independent

Tuesday 23 January 2018

Playing the system to get vital resources

To be described as having a very specific special educational need should not be taken lightly, and intentional misdiagnosis can create other difficulties down the line
To be described as having a very specific special educational need should not be taken lightly, and intentional misdiagnosis can create other difficulties down the line

Deborah Coleman - Straight Talking

It has come to light that children are being deliberately diagnosed with behavioural and emotional conditions to ensure that they receive extra additional resources.

Just this week, the National Council for Special Education (NCSE) has said that this practice is happening all over Ireland. As a result children are being labelled as having certain conditions, ADHD, for example so that they can avail of extra teaching support.

I don't know a single parent who would approve of this, unless there was a significant need and this, deliberate misdiagnosis or playing the system was the only logical way to get it. The medical professionals who are making these diagnoses are doing so, in order to ensure that children, who have a genuine need for these resources actually get them.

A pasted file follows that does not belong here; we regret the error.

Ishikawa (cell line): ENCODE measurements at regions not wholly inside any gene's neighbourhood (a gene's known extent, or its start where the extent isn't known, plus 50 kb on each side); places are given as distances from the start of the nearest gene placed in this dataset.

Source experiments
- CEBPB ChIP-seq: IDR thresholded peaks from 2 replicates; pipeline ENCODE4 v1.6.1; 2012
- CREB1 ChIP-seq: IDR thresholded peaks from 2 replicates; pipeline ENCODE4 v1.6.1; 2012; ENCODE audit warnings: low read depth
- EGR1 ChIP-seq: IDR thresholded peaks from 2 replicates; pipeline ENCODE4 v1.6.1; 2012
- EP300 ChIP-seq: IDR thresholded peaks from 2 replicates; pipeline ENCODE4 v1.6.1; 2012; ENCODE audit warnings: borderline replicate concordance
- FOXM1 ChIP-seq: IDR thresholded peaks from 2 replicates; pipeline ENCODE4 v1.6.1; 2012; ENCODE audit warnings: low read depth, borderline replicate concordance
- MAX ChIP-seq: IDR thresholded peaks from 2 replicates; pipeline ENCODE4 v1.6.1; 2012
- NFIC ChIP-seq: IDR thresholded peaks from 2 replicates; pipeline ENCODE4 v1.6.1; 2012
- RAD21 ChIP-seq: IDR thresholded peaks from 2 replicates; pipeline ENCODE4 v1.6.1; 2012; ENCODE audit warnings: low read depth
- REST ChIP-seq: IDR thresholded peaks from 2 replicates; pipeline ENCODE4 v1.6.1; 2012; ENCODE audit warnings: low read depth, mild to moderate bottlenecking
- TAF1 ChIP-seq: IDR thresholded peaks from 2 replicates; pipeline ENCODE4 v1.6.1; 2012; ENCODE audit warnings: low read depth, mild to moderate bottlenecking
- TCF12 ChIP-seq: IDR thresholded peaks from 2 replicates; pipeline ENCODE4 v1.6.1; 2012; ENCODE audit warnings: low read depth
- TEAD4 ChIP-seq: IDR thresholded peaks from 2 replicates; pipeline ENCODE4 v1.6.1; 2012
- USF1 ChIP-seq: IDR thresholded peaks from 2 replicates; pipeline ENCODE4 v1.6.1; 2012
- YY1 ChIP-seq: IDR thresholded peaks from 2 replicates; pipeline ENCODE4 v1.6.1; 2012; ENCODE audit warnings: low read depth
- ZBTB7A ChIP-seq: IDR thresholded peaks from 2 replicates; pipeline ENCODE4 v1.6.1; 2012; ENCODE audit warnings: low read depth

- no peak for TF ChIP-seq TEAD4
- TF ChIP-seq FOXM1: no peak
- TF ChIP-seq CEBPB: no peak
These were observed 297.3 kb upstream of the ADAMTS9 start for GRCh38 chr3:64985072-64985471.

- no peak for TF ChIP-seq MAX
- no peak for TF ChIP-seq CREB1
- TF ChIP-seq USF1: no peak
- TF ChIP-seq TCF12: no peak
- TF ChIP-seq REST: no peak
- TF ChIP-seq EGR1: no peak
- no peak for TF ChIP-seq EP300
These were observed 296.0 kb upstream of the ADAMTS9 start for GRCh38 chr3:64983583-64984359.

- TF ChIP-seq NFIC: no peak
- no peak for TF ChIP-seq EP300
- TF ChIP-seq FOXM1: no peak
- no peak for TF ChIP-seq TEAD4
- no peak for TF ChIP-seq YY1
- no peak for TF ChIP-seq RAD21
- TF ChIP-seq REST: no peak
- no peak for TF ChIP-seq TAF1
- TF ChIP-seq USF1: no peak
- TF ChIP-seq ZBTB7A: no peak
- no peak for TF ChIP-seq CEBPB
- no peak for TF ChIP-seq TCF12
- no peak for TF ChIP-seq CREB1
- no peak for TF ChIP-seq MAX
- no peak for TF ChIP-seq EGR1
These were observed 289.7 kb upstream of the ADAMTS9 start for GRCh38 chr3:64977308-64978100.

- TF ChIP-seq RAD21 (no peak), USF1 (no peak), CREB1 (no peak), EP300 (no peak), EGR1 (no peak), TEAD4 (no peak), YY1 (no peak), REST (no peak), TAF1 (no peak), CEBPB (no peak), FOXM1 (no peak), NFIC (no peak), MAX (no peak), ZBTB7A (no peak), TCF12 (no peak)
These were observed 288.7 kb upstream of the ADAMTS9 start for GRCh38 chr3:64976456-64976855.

The fact is, that children must be formally diagnosed as having ADHD before the Department of Education will sanction a resource teacher - but if their need is not specifically related to this condition, and they still need this support - then how are they supposed to get it?

Those who simply go on a waiting list might then be half way through their education before they are offered extra support, if ever. This practice has grown legs in the USA where it is called 'Diagnosis for dollars' and given how strained public finances are in this country, it is no surprise that any available loophole would be exploited by professionals and parents who are desperate.

While ensuring that additional educational support where required is vital, thought must be given to the long-term impact of wrongly labelling a child.

A diagnosis of ADHD or other behavioural or emotional condition are likely to follow a child throughout their education and into adulthood. To be described as having a very specific disability or special needs is not a matter that can be taken lightly, and while the intention might be to look after the best interests of a child, intentional misdiagnosis could create other difficulties down the line. Having the provision of such resources dependent on a formal diagnosis is the problem.

While a diagnosis is vital to ensure the best care and support is sourced for a child, it shouldn't be a requirement when it comes to education and resources services should not be delayed on the basis of this.

Corkman

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